IN THE UNITED STATES DISTRICT COURT FOR THE MIDDLE DISTRICT OF TENNESSEE TERESA LARGE, as surviving wife and on behalf of the decedent, NICK LARGE v. DR. DAVID BLAZER ) ) ) ) ) ) Case No. 3:20-cv-1012 Chief Judge Crenshaw Magistrate Judge Holmes MEMORANDUM OPINION AND ORDER Pending before the Court is Plaintiff’s motion to compel discovery from a nonparty, State Volunteer Mutual Insurance Company (“SVMIC”) (Docket No. 44) ) and SVMIC’s response in opposition. (Docket No. 52.) The same issues are addressed in the parties’ joint discovery dispute statement. (Docket Nos. 43 and 46.) For the reasons discussed below, Plaintiff’s motion (Docket No. 44) is denied and Defendant’s request for a protective order is granted. I. Background Familiarity with this case is presumed and the underlying facts and procedural history are recited here only as necessary to explain or provide context to the Court’s ruling.1 This healthcare liability action, over which the Court has diversity jurisdiction, arises out of the care and treatment of Nick Large in March of 2020. Plaintiff alleges that Defendant negligently performed a cardiac catheterization and provided negligent follow-up care for Mr. Large, which ultimately resulted in his death. By the instant motion to compel, Plaintiff seeks to enforce a subpoena issued to non-party, SVMIC, which is Defendant’s professional liability insurance carrier. On November 5, 2021, shortly after being served with Defendant’s disclosures of retained experts, Plaintiff served the   1 The facts and procedural history are taken from the record in this case and, unless otherwise noted, are generally undisputed.   Case 3:20-cv-01012 Document 54 Filed 01/10/22 Page 1 of 8 PageID #: 336 subpoena requesting: (i) an authenticated copy of a document already produced by SVMIC and (ii) documentation regarding whether Defendant, Defendant’s retained experts, and two additional physicians who were treatment providers for Nick Large, and who were identified in Rule 26(a) initial disclosures by Defendant, are “(a) insured with SVMIC and (b) whether they have received a dividend from SVMIC and/or are so eligible.” (Docket No. 44 at 2.) SVMIC agreed to provide an authenticated copy of the subject document and appears to have provided that copy on December 10, 2021. (Docket No. 52 at 2.) SVMIC objects to the additional request based on the lack of any temporal limitation and the vagueness and breadth of the request, and because the request implicates private and privileged information. (Id. at 2-6.) For the reasons discussed below, the Court finds the motion to compel is without merit and is therefore denied. Further, the Court finds good cause for a protective order under Rule 26(c). II. Legal Standards Rule 45 of the Federal Rules of Civil Procedure governs third-party subpoenas. It permits parties to a lawsuit to command a non-party to, among other things, produce documents. Fed. R. Civ. P. 45(a)(1). A court is required to quash or modify a subpoena that “requires disclosure of privileged or other protected matter, if no exception or waiver applies” or “subjects a person to undue burden.” Fed. R. Civ. P. 45(d)(3)(A). The scope of discovery under a subpoena is the same as the scope of discovery under Rule 26. Fed. R. Civ. P. 45, Advisory Committee Notes (1970) (“The scope of discovery through a subpoena is the same as that applicable to Rule 34 and the other discovery rules.”); see also Hendricks v Total Quality Logistics, LLC, 275 F.R.D. 251, 253 (S.D. Ohio May 6, 2011). The party seeking to quash a subpoena bears the burden of proof. Id. The Federal Rules of Civil 2   Case 3:20-cv-01012 Document 54 Filed 01/10/22 Page 2 of 8 PageID #: 337 Procedure grant parties the right to “obtain discovery regarding any nonprivileged matter that is relevant to any party’s claim or defense and proportional to the needs of the case.” Fed. R. Civ. P. 26(b)(1). A trial court has broad discretion to determine the proper scope of discovery. In re Ohio Execution Protocol Litigation, 845 F.3d 231, 236 (6th Cir. 2016). Although a party should not be denied access to information necessary to prove their contentions, neither should they be “permitted to go fishing and a trial court retains discretion to determine that a discovery request is too broad and oppressive.” Id. (internal citation omitted). “A court must balance the “right to discovery with the need to prevent fishing expeditions.” Id. at 236-37 (internal quotation marks and citation omitted). The proponent of a motion to compel discovery bears the initial burden of proving that the information sought is relevant. O'Malley v. NaphCare Inc., 311 F.R.D. 461, 463 (S.D. Ohio 2015) (internal quotations and citations omitted). See also Grae v. Corr. Corp. of Am., 326 F.R.D. 482, 485 (M.D. Tenn. 2018) (“The court will only grant [a motion to compel], however, if the movant actually has a right to the discovery requested.”) When the information sought appears to be relevant, the party resisting production has the burden of establishing that the information either is not relevant or is so marginally relevant that the presumption of broad disclosure is outweighed by the potential for undue burden or harm. O'Malley v. NaphCare Inc., 311 F.R.D. at 463. Rule 26(c) provides that “[t]he court may, for good cause, issue an order to protect a party or person from annoyance, embarrassment, oppression, or undue burden or expense.” Fed. R. Civ. P. 26(c). Courts within the Sixth Circuit have interpreted Rule 26(c) to permit a party to seek a protective order to preclude discovery demanded by a third-party subpoena. Schweinfurth v. Motorola, Inc., 2008 WL 4981380, at *2 (N.D. Ohio Nov. 19, 2008) (citations omitted). Some courts have referred to the availability of Rule 26(c) as “standing to challenge third-party 3   Case 3:20-cv-01012 Document 54 Filed 01/10/22 Page 3 of 8 PageID #: 338 subpoenas via a motion for protective order.” Id. at *3.2 “The burden of establishing good cause for a protective order rests with the movant.” Nix v. Sword, 11 F.App’x. 498, 500 (6th Cir. 2001) (internal citations omitted). However, a showing of irrelevancy of proposed discovery can satisfy the good cause requirement of Rule 26(c). Anwar v. Dow Chemical Company, 876 F.3d 841, 854 (citing Smith v. Dowson, 158 F.R.D. 138, 140 (D.Minn.1994)). Ultimately, whether to grant a protective order is within the discretion of the trial court. Coleman v. American Red Cross, 979 F.2d 1135, 1138 (6th Cir. 1992). III. Analysis Plaintiff seeks information from SVMIC about Defendant, four experts retained by Defendant – Drs. Crenshaw, Stankewicz, Bresee, and Souther – and two physicians who were treating providers of the decedent – Drs. Alsoub and Goodman. Plaintiff’s theory is essentially that, if the six other physicians are also insured by SVMIC, as is Defendant, that information goes to their potential bias because of their insured relationship, described by Plaintiff as one of coownership with Defendant, and the possibility of dividends based on SVMIC’s financial performance, which may be impacted by the outcome of this lawsuit. See Docket No. 42 at 8-9. However, rather than deposing any of the physicians to determine if they are, in fact, insured by SVMIC and, if so, whether they have received dividends or even understand the dividend structure, Plaintiff instead elected to subpoena the information from SVMIC, who is not a party to this litigation. Plaintiff did so without knowledge of whether any of the other physicians are insured by SVMIC and based solely on the supposition that if they are SVMIC insureds, they     2   Although no separate motion for a protective order was filed, Defendant requested that relief in the joint discovery dispute statement. (Docket No. 42 at 5.) As provided for in the initial case management order, the filing of a discovery motion is within the discretion of the Court. Here, the Court finds that the parties’ positions are aptly described in the joint discovery dispute statement and the filing of a separate motion for protective order is unnecessary.  4   Case 3:20-cv-01012 Document 54 Filed 01/10/22 Page 4 of 8 PageID #: 339 will receive some dividend that may be impacted in some unknown and undescribed way by the outcome of the case against Defendant. This is a classic fishing expedition. While it is correct that some discovery from experts to evaluate their bias may be permitted, Plaintiff does not contend that she is lacking in the kind of information about the retained experts from which bias is ordinarily evaluated, such as their hourly rate in this case or their previous testimony as defense experts generally or on behalf of Defendant specifically.3 See e.g. Campos v. MTD Products, Inc., No. 2:07-00029, 2009 WL 920337, at *4 (M.D. Tenn. Apr. 1, 2009) (routine disclosure of an expert’s gross compensation from all sources, including those unrelated to the litigation is overkill and permitted only upon showing that other information is insufficient to evaluate bias). Nor has Plaintiff presented any facts supporting her theory of bias or lack of objectivity in this case. Rather, Plaintiff has simply thrown out a line in hopes that she can reel in information to fill her bias creel. She does not assert, for instance, that the other physicians are insured by SVMIC or that even if insured by SVMIC and potential recipients of dividends, those experts have a direct financial connection to this case that would be relevant to proving bias toward or against a particular party. Plaintiff merely supposes that the SVMIC dividends are structured in such a way that an outcome favorable to Plaintiff would impact dividends paid to other locally insured physicians, including the experts, if insured by SVMIC, in     Although the specific expert disclosures were not filed as part of the record, it is the Court’s understanding from the informal discovery conference that detailed information about the experts was produced in accordance with Rule 26(a)(2)(B). Further, and more importantly, Plaintiff had knowledge of the two treating physicians, presumably based on her own information, and, if not, through Defendant’s initial disclosures that were made in or around February of 2021. If Plaintiff believed there was some direct relationship between the physicians and Defendant through SVMIC or otherwise that demonstrates bias, she could have deposed those treating physicians at any earlier time. She could also have deposed the physicians designated as experts to elicit their testimony about the insured status with SVMIC and their knowledge of any dividend structure before issuance of the subject subpoena. 3 5   Case 3:20-cv-01012 Document 54 Filed 01/10/22 Page 5 of 8 PageID #: 340 an amount that would influence them to testify favorably to Defendant. This is a purely speculative and tenuous supposition based on general, public statements made by SVMIC. The Court finds persuasive the careful analysis in Langbord v. U.S. Dept. of Treasury on the question of discovery about an expert’s indirect relationship to the litigation. Civil Action No. 06-CV-05315, 2008 WL 4748174 (E.D. Penn. Oct. 22, 2008). As noted in Langbord, even if certain information is relevant to show potential bias, “the simple fact that requested information is discoverable ... does not mean that discovery must be had.” Nicholas v. Wyndham Intern., Inc., 373 F.3d 537, 543 (4th Cir.2004). Under Rule 26(b)(2)(C), a court must limit discovery if “the burden or expense of the proposed discovery outweighs its likely benefit, considering the needs of the case, the amount in controversy, the parties' resources, the importance of the issues at stake in the action, and the importance of the discovery in resolving the issues.” In fact, in its comments to the 2000 amendments to Rule 26, the Rules Advisory Committee stated, “The Committee has been told repeatedly that courts have not implemented [the Rule 26(b) (2)] limitations with the vigor that was contemplated ... [the new language] has been added to emphasize the need for active judicial use of subdivision (b)(2) to control excessive discovery.” Advisory Committee's Note to the 2000 Amendments to the Federal Rules of Civil Procedure. The Supreme Court has also highlighted the importance of Rule 26(b)(2), emphasizing that the rule gives courts “broad discretion to tailor discovery narrowly.” Crawford-El v. Britton, 523 U.S. 574, 598, 118 S.Ct. 1584, 140 L.Ed.2d 759 (1998). In the foregoing analysis, we exercise that discretion by applying the balancing test of Rule 26(b)(2)(C)(iii) to the benefits and burdens presented by the proposed discovery. Id. at *5. Here, as in Langbord, Plaintiff’s theory that the experts may be biased because an outcome in favor of Plaintiff in this litigation could potentially affect some dividend they might receive from an insurance company with which they may not even be insured is nothing more than unsubstantiated speculation. The fact that the information requested relates to individuals who are not parties to this matter and the fact that the request is based on purely speculative grounds “points against a finding that the discovery is highly necessary or important for uncovering bias in this matter.” Id. at *6.4   Further, even if the physicians are insured with SVMIC and even if they do receive some dividend, a finding of need for and importance of the proposed discovery to show bias, supposes   4 6   Case 3:20-cv-01012 Document 54 Filed 01/10/22 Page 6 of 8 PageID #: 341 In contrast, the burden to SVMIC is substantial. It would require disclosure of confidential and proprietary information about SVMIC’s business and financial structure and, potentially (that is, to the extent any of the expert physicians are insured with SVMIC), disclosure of customers’ confidential and personal financial information. Permitting Plaintiff to access SVMIC’s and its customers’ confidential and sensitive proprietary and financial information unrelated to this action based on solely unsupported speculation is unwarranted. “Although a plaintiff should not be denied access to information necessary to support her claim, neither may a plaintiff be permitted to ‘go fishing’ and a trial court retains discretion to determine that a discovery request is too broad or oppressive.” Surles v. Greyhound Lines, Inc., 474 F.3d 288, 305 (6th Cir. 2007) (citing Marshall v Westinghouse Elec. Corp., 574 F.2d 588, 592 (5th Cir. 1978)) (internal quotations omitted). The significant burden on SVMIC’s proprietary and confidential business and customer information unrelated to this litigation or to the physicians’ role as expert witnesses weighs heavily against allowing the requested discovery under Rule 26(b)(2)(C)(iii). Because the discovery request places a significant burden on SVMIC and because the requested information is not sufficiently important or necessary to outweigh that burden, Rule 26(b)(2)(C)(iii) bars Plaintiff’s request to compel the discovery and warrants a protective order under Rule 26(c).   that the expert physicians possess an understanding of the intricacies of their insurance dividend structure with enough detail to influence their opinions, which is yet another factual leap the Court is unwilling make.  7   Case 3:20-cv-01012 Document 54 Filed 01/10/22 Page 7 of 8 PageID #: 342 IV. Conclusion For these reasons, Plaintiff’s motion to compel (Docket No. 44) is denied. Further, Defendant’s request for a protective order is granted and the requested documents need not be produced. It is SO ORDERED. ______________________________________ BARBARA D. HOLMES United States Magistrate Judge 8   Case 3:20-cv-01012 Document 54 Filed 01/10/22 Page 8 of 8 PageID #: 343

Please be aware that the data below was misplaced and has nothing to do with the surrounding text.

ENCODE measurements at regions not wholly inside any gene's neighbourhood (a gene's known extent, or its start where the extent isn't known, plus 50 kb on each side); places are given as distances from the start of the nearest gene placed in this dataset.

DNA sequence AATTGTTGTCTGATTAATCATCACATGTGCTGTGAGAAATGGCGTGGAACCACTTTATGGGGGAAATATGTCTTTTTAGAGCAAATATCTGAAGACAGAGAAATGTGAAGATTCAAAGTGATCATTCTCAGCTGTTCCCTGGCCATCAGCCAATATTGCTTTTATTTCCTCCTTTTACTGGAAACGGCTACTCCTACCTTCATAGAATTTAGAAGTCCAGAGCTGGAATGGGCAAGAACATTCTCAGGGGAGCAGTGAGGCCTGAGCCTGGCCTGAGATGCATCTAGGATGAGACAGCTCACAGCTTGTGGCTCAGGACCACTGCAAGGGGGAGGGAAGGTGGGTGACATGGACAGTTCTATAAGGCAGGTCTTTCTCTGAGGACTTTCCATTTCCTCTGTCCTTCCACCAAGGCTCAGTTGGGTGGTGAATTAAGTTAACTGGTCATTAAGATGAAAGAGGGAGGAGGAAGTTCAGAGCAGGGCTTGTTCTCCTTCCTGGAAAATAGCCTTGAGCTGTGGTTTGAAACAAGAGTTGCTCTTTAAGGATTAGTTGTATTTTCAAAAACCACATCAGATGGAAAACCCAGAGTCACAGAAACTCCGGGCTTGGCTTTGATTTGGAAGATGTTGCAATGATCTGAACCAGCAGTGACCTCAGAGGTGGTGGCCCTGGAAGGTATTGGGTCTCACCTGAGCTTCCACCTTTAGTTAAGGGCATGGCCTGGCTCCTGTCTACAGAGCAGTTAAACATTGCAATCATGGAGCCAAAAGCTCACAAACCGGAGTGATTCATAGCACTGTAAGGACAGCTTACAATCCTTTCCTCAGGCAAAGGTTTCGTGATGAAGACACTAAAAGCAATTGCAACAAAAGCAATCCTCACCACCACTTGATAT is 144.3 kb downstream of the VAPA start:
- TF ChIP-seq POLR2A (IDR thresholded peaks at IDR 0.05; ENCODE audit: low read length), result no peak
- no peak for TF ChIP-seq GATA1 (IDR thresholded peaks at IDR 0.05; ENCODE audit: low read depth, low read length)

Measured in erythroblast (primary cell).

Disclaimer: Justia Dockets & Filings provides public litigation records from the federal appellate and district courts. These filings and docket sheets should not be considered findings of fact or liability, nor do they necessarily reflect the view of Justia.

Why Is My Information Online?